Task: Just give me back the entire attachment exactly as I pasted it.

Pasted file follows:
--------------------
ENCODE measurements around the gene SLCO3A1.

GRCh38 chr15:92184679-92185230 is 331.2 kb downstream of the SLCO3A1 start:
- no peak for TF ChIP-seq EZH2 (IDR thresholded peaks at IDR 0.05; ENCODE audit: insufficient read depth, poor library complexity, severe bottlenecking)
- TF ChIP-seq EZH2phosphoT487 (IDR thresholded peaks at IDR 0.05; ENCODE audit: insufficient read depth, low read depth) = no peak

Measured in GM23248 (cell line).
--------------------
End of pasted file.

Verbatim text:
ENCODE measurements around the gene SLCO3A1.

GRCh38 chr15:92184679-92185230 is 331.2 kb downstream of the SLCO3A1 start:
- no peak for TF ChIP-seq EZH2 (IDR thresholded peaks at IDR 0.05; ENCODE audit: insufficient read depth, poor library complexity, severe bottlenecking)
- TF ChIP-seq EZH2phosphoT487 (IDR thresholded peaks at IDR 0.05; ENCODE audit: insufficient read depth, low read depth) = no peak

Measured in GM23248 (cell line).